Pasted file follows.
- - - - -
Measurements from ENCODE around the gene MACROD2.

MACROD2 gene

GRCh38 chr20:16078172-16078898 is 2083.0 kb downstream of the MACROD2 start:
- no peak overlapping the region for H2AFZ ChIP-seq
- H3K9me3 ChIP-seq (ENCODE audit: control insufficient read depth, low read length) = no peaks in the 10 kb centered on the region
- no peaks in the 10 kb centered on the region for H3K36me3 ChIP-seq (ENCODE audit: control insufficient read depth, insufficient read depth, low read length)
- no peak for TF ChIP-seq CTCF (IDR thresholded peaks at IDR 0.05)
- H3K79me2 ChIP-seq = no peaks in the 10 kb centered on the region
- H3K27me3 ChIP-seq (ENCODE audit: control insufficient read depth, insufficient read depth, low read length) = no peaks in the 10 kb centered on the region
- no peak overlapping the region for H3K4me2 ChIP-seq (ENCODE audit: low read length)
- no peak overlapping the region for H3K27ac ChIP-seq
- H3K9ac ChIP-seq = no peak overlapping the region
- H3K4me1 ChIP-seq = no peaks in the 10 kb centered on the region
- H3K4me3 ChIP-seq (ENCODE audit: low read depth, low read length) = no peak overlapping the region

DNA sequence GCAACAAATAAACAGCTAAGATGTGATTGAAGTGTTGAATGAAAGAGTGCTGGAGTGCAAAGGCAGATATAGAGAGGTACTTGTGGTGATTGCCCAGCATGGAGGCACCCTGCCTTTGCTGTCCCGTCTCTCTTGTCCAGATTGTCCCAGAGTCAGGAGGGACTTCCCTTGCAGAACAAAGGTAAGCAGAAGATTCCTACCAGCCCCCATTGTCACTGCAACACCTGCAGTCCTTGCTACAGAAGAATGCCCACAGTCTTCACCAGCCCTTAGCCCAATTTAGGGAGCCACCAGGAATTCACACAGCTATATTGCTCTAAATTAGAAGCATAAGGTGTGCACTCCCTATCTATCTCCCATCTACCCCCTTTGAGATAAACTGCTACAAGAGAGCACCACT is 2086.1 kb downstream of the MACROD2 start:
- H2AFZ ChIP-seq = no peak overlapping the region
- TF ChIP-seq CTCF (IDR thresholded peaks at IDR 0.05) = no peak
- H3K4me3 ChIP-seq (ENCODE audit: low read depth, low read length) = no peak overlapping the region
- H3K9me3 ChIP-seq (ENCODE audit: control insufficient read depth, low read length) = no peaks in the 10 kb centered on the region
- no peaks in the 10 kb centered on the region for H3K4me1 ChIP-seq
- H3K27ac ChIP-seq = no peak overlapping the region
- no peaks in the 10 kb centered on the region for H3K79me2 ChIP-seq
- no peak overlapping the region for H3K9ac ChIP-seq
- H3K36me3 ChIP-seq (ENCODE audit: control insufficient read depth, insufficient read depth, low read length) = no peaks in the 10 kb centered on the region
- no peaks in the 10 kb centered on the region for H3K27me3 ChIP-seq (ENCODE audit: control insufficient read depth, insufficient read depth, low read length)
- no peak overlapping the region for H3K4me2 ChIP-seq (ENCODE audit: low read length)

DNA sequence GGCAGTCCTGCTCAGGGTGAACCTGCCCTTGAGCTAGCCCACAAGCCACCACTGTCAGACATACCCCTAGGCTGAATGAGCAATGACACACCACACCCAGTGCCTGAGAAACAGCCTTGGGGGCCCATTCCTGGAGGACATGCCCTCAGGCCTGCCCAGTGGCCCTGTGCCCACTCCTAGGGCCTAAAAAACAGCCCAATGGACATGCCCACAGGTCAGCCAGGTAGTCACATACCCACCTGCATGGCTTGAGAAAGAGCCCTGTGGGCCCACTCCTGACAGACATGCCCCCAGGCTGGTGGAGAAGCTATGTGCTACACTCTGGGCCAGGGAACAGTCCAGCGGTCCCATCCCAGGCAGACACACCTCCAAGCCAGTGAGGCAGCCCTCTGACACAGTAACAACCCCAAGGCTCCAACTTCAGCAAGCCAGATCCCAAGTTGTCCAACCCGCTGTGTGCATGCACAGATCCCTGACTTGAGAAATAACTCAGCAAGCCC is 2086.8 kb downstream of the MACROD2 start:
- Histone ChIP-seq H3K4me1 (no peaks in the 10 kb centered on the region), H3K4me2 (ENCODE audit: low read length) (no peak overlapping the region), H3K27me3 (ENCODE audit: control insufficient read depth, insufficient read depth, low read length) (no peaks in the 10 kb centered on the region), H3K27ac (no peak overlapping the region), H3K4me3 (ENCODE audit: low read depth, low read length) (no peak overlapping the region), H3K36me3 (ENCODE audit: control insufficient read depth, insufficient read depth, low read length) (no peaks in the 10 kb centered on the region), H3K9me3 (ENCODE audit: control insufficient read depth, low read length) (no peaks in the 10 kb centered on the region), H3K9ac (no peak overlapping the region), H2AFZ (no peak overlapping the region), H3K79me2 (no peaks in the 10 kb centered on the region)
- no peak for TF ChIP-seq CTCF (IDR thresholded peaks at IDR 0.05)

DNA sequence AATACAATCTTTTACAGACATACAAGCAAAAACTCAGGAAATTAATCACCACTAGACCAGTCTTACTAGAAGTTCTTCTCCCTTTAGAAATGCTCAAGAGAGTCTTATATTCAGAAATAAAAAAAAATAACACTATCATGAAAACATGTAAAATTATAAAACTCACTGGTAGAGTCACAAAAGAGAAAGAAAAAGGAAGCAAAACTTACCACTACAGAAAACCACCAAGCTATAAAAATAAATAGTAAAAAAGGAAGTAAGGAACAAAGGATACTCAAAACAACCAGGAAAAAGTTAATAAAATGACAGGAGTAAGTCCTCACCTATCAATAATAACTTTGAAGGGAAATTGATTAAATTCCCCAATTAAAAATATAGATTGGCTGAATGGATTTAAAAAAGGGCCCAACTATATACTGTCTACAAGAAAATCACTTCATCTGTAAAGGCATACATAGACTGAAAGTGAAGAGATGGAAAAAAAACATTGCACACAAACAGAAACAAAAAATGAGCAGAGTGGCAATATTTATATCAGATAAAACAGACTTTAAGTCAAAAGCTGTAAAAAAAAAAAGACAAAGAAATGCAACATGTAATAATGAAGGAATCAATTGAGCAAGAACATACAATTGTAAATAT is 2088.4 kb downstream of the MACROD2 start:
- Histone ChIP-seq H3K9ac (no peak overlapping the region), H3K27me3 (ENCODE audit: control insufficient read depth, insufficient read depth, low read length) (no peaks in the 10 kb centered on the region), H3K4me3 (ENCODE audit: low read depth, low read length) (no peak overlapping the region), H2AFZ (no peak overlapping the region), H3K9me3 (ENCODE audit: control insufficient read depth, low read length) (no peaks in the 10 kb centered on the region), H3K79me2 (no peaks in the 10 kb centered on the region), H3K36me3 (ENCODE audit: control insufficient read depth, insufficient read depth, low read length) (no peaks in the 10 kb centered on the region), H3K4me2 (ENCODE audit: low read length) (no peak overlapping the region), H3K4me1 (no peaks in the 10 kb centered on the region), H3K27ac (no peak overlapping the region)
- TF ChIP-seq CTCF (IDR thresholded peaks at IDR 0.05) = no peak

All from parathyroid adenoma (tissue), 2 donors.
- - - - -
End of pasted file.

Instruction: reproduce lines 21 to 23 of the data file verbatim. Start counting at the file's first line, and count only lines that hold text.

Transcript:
- H3K27ac ChIP-seq = no peak overlapping the region
- no peaks in the 10 kb centered on the region for H3K79me2 ChIP-seq
- no peak overlapping the region for H3K9ac ChIP-seq